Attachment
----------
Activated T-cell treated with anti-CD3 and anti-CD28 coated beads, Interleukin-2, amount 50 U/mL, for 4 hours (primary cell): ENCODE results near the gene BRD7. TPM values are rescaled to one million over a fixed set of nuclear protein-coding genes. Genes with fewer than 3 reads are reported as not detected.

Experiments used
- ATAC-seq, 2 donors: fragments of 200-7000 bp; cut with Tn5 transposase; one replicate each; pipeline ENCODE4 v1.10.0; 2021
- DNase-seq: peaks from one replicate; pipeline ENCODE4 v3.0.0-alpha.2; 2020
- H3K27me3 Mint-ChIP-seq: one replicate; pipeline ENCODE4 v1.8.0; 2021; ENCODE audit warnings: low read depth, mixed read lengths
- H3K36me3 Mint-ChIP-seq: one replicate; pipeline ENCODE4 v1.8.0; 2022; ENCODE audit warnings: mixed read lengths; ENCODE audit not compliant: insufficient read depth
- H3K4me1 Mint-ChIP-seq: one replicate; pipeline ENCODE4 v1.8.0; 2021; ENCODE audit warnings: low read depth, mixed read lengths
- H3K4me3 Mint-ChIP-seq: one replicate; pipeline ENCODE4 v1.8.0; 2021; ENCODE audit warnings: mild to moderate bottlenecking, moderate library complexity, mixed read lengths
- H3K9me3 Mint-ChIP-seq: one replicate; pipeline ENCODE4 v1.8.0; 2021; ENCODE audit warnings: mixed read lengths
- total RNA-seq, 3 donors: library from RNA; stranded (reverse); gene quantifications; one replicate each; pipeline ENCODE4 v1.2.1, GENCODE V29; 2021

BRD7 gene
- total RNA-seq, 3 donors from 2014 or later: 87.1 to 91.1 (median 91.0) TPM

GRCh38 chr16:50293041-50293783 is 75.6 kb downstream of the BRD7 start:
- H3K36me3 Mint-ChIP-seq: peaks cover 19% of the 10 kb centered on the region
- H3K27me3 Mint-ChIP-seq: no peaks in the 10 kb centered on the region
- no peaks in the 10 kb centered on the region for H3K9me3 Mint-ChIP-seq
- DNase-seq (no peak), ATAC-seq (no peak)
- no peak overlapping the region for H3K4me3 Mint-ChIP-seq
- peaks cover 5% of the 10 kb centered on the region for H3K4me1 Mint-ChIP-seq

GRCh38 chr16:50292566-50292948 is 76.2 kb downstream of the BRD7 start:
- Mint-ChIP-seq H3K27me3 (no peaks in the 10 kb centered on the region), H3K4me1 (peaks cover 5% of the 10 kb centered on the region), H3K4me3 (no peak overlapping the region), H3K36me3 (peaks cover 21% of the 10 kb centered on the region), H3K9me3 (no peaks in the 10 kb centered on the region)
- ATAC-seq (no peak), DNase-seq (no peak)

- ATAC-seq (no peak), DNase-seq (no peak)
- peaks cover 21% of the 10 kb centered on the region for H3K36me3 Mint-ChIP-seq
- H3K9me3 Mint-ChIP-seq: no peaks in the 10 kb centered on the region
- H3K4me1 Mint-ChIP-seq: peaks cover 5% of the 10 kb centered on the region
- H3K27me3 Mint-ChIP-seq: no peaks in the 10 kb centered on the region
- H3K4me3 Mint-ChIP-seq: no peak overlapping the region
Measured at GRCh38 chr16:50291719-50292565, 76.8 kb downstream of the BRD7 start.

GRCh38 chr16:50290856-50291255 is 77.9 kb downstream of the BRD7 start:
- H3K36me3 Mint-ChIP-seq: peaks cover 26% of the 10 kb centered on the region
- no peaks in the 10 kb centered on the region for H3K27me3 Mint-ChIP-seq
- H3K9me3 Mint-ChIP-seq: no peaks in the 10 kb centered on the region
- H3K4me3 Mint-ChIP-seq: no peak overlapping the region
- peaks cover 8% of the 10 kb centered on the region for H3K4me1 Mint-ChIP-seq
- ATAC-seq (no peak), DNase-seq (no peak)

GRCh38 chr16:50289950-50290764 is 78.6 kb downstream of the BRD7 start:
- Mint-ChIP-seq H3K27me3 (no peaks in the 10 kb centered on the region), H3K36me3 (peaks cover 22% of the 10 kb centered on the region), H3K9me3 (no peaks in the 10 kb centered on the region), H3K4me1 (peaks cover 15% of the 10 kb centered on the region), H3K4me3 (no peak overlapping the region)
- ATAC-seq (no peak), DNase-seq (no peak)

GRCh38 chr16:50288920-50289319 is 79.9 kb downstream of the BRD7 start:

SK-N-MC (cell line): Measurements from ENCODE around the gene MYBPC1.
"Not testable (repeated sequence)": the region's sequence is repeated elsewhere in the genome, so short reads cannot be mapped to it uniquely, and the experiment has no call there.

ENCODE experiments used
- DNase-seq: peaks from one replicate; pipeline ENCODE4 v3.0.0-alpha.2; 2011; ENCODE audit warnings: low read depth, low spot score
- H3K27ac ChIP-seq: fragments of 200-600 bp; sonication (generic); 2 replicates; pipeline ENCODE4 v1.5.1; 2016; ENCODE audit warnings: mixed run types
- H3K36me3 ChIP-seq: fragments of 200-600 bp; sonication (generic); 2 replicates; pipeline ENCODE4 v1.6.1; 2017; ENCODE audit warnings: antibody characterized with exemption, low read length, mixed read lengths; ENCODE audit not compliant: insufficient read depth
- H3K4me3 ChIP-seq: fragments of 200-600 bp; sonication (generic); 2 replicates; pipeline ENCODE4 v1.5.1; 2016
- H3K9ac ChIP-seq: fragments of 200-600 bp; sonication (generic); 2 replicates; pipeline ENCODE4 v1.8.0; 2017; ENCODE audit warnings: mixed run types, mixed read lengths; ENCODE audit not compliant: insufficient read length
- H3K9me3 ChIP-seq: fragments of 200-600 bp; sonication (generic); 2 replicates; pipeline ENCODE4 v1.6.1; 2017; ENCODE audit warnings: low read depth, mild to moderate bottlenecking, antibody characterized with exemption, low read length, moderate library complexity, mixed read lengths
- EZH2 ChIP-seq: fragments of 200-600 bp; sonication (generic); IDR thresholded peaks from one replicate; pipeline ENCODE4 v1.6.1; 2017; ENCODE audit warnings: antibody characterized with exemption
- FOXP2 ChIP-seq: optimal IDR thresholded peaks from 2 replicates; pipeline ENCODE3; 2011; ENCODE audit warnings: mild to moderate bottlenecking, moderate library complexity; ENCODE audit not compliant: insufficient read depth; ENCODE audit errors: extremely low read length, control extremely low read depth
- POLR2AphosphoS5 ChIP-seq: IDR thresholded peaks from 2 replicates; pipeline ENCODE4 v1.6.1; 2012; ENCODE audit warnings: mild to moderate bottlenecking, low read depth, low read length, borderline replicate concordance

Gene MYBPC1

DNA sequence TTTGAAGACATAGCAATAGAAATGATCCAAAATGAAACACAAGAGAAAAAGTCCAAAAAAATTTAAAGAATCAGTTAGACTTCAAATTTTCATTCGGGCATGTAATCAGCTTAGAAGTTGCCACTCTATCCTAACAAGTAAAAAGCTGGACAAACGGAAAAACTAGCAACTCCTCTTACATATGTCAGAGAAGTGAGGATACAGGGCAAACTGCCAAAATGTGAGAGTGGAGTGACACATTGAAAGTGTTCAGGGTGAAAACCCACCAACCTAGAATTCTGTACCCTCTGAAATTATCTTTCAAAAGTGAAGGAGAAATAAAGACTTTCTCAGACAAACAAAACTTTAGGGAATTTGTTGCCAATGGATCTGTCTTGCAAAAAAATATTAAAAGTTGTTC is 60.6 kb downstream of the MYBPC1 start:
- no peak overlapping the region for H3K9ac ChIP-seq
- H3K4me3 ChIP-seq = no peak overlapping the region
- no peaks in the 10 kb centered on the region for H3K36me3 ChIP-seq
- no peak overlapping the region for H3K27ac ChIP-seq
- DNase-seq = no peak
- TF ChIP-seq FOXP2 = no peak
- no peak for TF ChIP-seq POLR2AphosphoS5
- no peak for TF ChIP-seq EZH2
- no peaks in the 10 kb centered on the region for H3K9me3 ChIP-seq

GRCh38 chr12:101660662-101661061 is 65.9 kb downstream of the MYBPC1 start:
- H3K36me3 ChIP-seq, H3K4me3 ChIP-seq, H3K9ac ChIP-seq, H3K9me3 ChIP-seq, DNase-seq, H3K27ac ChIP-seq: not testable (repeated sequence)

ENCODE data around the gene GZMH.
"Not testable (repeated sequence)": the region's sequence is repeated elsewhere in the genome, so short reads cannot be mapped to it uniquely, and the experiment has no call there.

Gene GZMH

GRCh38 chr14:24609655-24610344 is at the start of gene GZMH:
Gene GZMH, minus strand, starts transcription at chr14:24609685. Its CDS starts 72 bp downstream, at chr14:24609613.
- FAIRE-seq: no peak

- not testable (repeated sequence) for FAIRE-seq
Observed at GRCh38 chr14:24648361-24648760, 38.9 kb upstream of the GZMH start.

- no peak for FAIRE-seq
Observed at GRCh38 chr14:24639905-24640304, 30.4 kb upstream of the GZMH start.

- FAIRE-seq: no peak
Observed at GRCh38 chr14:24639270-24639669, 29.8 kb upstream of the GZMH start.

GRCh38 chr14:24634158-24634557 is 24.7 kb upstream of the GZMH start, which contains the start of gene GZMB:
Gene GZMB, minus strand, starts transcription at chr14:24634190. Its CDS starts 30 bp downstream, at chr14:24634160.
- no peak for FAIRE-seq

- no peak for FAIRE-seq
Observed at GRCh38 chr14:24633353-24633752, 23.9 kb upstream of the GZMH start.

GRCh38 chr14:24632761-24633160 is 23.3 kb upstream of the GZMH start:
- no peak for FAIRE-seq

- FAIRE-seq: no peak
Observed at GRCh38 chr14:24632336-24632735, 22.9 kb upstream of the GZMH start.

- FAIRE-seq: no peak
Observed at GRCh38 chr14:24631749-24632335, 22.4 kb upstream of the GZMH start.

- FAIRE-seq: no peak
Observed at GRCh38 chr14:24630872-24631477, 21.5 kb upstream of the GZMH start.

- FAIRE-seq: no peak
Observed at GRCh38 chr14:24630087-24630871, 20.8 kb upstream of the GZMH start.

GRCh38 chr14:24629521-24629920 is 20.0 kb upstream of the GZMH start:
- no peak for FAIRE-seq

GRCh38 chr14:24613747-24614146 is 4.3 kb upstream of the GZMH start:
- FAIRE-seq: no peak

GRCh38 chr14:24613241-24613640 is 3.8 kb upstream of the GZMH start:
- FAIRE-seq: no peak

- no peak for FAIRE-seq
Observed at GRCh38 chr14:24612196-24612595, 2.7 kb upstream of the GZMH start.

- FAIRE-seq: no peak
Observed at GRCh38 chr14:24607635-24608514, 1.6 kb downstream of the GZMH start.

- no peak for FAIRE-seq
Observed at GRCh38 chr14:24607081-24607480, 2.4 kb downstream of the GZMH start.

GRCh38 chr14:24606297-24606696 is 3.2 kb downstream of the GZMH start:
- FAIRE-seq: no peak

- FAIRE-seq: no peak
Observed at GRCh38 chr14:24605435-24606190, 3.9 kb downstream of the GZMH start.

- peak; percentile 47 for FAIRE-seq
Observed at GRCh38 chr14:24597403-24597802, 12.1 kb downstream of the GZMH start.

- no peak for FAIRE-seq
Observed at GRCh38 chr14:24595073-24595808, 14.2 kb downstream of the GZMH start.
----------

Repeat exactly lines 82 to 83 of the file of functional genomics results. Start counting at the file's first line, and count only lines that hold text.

Observed at GRCh38 chr14:24633353-24633752, 23.9 kb upstream of the GZMH start.

GRCh38 chr14:24632761-24633160 is 23.3 kb upstream of the GZMH start: